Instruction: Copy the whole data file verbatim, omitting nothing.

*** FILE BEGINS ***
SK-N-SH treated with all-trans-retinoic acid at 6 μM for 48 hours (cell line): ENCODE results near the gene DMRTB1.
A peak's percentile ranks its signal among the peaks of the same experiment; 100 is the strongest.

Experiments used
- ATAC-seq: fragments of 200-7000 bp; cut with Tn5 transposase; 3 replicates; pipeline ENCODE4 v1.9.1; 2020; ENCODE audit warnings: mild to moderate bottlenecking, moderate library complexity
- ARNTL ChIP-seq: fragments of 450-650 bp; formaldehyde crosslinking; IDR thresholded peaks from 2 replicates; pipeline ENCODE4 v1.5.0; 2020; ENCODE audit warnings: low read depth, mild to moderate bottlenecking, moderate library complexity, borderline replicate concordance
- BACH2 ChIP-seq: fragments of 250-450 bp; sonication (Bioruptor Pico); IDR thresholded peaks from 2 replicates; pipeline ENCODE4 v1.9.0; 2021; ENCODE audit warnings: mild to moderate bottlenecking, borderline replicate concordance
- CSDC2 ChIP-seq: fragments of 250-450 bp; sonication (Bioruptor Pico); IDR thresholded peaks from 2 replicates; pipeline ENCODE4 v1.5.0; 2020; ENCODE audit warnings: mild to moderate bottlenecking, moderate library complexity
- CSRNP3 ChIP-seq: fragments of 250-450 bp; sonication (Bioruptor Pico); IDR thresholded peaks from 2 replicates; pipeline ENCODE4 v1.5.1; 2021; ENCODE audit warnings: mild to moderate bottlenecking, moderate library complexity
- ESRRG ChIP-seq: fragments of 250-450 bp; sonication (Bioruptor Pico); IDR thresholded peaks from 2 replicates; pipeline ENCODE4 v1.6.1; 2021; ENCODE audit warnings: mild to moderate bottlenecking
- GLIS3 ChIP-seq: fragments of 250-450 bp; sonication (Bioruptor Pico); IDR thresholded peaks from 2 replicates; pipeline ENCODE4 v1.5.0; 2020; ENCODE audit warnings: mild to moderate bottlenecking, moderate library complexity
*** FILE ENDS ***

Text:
SK-N-SH treated with all-trans-retinoic acid at 6 μM for 48 hours (cell line): ENCODE results near the gene DMRTB1.
A peak's percentile ranks its signal among the peaks of the same experiment; 100 is the strongest.

Experiments used
- ATAC-seq: fragments of 200-7000 bp; cut with Tn5 transposase; 3 replicates; pipeline ENCODE4 v1.9.1; 2020; ENCODE audit warnings: mild to moderate bottlenecking, moderate library complexity
- ARNTL ChIP-seq: fragments of 450-650 bp; formaldehyde crosslinking; IDR thresholded peaks from 2 replicates; pipeline ENCODE4 v1.5.0; 2020; ENCODE audit warnings: low read depth, mild to moderate bottlenecking, moderate library complexity, borderline replicate concordance
- BACH2 ChIP-seq: fragments of 250-450 bp; sonication (Bioruptor Pico); IDR thresholded peaks from 2 replicates; pipeline ENCODE4 v1.9.0; 2021; ENCODE audit warnings: mild to moderate bottlenecking, borderline replicate concordance
- CSDC2 ChIP-seq: fragments of 250-450 bp; sonication (Bioruptor Pico); IDR thresholded peaks from 2 replicates; pipeline ENCODE4 v1.5.0; 2020; ENCODE audit warnings: mild to moderate bottlenecking, moderate library complexity
- CSRNP3 ChIP-seq: fragments of 250-450 bp; sonication (Bioruptor Pico); IDR thresholded peaks from 2 replicates; pipeline ENCODE4 v1.5.1; 2021; ENCODE audit warnings: mild to moderate bottlenecking, moderate library complexity
- ESRRG ChIP-seq: fragments of 250-450 bp; sonication (Bioruptor Pico); IDR thresholded peaks from 2 replicates; pipeline ENCODE4 v1.6.1; 2021; ENCODE audit warnings: mild to moderate bottlenecking
- GLIS3 ChIP-seq: fragments of 250-450 bp; sonication (Bioruptor Pico); IDR thresholded peaks from 2 replicates; pipeline ENCODE4 v1.5.0; 2020; ENCODE audit warnings: mild to moderate bottlenecking, moderate library complexity